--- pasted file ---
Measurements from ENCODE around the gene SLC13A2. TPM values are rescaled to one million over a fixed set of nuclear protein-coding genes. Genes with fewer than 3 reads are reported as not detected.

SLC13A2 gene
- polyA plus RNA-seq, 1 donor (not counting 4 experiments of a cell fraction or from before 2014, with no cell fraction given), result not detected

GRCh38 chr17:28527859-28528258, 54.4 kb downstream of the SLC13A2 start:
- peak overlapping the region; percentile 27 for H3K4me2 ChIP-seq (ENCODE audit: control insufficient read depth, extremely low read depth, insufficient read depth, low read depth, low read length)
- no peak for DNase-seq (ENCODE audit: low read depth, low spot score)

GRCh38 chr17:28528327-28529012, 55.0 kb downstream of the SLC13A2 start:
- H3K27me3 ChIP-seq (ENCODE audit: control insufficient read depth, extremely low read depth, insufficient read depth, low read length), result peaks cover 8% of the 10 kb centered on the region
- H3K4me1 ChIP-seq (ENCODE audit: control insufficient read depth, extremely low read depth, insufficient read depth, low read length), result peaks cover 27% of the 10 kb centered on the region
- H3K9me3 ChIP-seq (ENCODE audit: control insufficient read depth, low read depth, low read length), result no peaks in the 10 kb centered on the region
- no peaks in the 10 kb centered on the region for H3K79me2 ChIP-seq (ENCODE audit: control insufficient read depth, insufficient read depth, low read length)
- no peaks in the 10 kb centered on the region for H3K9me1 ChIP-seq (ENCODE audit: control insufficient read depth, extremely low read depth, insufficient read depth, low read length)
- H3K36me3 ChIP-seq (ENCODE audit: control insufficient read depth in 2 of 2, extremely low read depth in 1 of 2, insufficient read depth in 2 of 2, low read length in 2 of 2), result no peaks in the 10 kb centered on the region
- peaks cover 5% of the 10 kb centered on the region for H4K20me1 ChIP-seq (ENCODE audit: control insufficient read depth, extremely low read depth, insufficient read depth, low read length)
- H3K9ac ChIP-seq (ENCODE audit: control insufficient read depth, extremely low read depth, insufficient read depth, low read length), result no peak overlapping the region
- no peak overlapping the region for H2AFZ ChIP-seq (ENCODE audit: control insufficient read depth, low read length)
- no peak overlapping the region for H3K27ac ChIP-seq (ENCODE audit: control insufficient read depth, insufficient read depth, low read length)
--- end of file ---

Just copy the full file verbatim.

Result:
Measurements from ENCODE around the gene SLC13A2. TPM values are rescaled to one million over a fixed set of nuclear protein-coding genes. Genes with fewer than 3 reads are reported as not detected.

SLC13A2 gene
- polyA plus RNA-seq, 1 donor (not counting 4 experiments of a cell fraction or from before 2014, with no cell fraction given), result not detected

GRCh38 chr17:28527859-28528258, 54.4 kb downstream of the SLC13A2 start:
- peak overlapping the region; percentile 27 for H3K4me2 ChIP-seq (ENCODE audit: control insufficient read depth, extremely low read depth, insufficient read depth, low read depth, low read length)
- no peak for DNase-seq (ENCODE audit: low read depth, low spot score)

GRCh38 chr17:28528327-28529012, 55.0 kb downstream of the SLC13A2 start:
- H3K27me3 ChIP-seq (ENCODE audit: control insufficient read depth, extremely low read depth, insufficient read depth, low read length), result peaks cover 8% of the 10 kb centered on the region
- H3K4me1 ChIP-seq (ENCODE audit: control insufficient read depth, extremely low read depth, insufficient read depth, low read length), result peaks cover 27% of the 10 kb centered on the region
- H3K9me3 ChIP-seq (ENCODE audit: control insufficient read depth, low read depth, low read length), result no peaks in the 10 kb centered on the region
- no peaks in the 10 kb centered on the region for H3K79me2 ChIP-seq (ENCODE audit: control insufficient read depth, insufficient read depth, low read length)
- no peaks in the 10 kb centered on the region for H3K9me1 ChIP-seq (ENCODE audit: control insufficient read depth, extremely low read depth, insufficient read depth, low read length)
- H3K36me3 ChIP-seq (ENCODE audit: control insufficient read depth in 2 of 2, extremely low read depth in 1 of 2, insufficient read depth in 2 of 2, low read length in 2 of 2), result no peaks in the 10 kb centered on the region
- peaks cover 5% of the 10 kb centered on the region for H4K20me1 ChIP-seq (ENCODE audit: control insufficient read depth, extremely low read depth, insufficient read depth, low read length)
- H3K9ac ChIP-seq (ENCODE audit: control insufficient read depth, extremely low read depth, insufficient read depth, low read length), result no peak overlapping the region
- no peak overlapping the region for H2AFZ ChIP-seq (ENCODE audit: control insufficient read depth, low read length)
- no peak overlapping the region for H3K27ac ChIP-seq (ENCODE audit: control insufficient read depth, insufficient read depth, low read length)